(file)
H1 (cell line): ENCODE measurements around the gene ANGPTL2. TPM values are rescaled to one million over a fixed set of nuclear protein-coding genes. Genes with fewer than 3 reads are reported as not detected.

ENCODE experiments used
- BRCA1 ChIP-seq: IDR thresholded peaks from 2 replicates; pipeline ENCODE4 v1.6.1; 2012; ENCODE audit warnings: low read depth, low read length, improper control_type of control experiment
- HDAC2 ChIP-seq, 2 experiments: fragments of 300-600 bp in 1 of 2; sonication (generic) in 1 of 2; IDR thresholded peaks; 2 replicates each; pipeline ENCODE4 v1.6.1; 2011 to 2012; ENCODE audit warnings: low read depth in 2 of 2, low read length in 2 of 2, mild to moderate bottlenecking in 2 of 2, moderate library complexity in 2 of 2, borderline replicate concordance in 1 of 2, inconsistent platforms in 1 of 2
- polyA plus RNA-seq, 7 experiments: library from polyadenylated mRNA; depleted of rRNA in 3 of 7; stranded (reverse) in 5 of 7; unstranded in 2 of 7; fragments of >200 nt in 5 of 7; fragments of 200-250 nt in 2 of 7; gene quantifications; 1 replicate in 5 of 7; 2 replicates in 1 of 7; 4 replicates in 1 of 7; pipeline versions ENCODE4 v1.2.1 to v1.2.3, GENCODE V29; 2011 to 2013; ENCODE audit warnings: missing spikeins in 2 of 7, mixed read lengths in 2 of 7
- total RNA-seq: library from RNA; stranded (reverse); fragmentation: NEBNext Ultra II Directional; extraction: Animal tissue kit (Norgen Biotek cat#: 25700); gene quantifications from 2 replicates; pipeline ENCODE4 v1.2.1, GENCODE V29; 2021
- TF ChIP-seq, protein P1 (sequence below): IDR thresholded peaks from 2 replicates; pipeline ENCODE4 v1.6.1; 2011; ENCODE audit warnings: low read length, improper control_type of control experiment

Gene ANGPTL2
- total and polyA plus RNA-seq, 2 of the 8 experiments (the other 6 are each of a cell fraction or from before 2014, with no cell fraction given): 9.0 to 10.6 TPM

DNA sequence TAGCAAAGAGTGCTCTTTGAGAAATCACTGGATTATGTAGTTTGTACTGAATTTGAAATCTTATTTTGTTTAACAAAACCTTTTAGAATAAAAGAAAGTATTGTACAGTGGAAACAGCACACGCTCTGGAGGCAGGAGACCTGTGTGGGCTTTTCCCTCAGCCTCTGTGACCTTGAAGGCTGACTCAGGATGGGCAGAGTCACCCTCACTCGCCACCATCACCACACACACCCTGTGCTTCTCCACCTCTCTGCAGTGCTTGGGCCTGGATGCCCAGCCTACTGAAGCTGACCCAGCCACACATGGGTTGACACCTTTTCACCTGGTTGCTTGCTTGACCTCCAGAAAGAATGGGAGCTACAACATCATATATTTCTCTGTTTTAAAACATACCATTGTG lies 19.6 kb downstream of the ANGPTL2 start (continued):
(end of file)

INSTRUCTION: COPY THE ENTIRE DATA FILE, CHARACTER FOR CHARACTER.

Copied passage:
H1 (cell line): ENCODE measurements around the gene ANGPTL2. TPM values are rescaled to one million over a fixed set of nuclear protein-coding genes. Genes with fewer than 3 reads are reported as not detected.

ENCODE experiments used
- BRCA1 ChIP-seq: IDR thresholded peaks from 2 replicates; pipeline ENCODE4 v1.6.1; 2012; ENCODE audit warnings: low read depth, low read length, improper control_type of control experiment
- HDAC2 ChIP-seq, 2 experiments: fragments of 300-600 bp in 1 of 2; sonication (generic) in 1 of 2; IDR thresholded peaks; 2 replicates each; pipeline ENCODE4 v1.6.1; 2011 to 2012; ENCODE audit warnings: low read depth in 2 of 2, low read length in 2 of 2, mild to moderate bottlenecking in 2 of 2, moderate library complexity in 2 of 2, borderline replicate concordance in 1 of 2, inconsistent platforms in 1 of 2
- polyA plus RNA-seq, 7 experiments: library from polyadenylated mRNA; depleted of rRNA in 3 of 7; stranded (reverse) in 5 of 7; unstranded in 2 of 7; fragments of >200 nt in 5 of 7; fragments of 200-250 nt in 2 of 7; gene quantifications; 1 replicate in 5 of 7; 2 replicates in 1 of 7; 4 replicates in 1 of 7; pipeline versions ENCODE4 v1.2.1 to v1.2.3, GENCODE V29; 2011 to 2013; ENCODE audit warnings: missing spikeins in 2 of 7, mixed read lengths in 2 of 7
- total RNA-seq: library from RNA; stranded (reverse); fragmentation: NEBNext Ultra II Directional; extraction: Animal tissue kit (Norgen Biotek cat#: 25700); gene quantifications from 2 replicates; pipeline ENCODE4 v1.2.1, GENCODE V29; 2021
- TF ChIP-seq, protein P1 (sequence below): IDR thresholded peaks from 2 replicates; pipeline ENCODE4 v1.6.1; 2011; ENCODE audit warnings: low read length, improper control_type of control experiment

Gene ANGPTL2
- total and polyA plus RNA-seq, 2 of the 8 experiments (the other 6 are each of a cell fraction or from before 2014, with no cell fraction given): 9.0 to 10.6 TPM

DNA sequence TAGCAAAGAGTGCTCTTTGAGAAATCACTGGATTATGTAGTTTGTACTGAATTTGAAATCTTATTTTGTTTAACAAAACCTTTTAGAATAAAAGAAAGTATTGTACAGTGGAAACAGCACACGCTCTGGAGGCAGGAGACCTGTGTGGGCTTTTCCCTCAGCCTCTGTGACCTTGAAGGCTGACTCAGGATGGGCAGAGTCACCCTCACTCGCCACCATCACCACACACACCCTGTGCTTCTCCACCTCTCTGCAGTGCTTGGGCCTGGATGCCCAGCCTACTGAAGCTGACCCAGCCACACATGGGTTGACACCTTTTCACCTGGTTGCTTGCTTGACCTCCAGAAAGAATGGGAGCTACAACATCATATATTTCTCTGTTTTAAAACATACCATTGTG lies 19.6 kb downstream of the ANGPTL2 start (continued):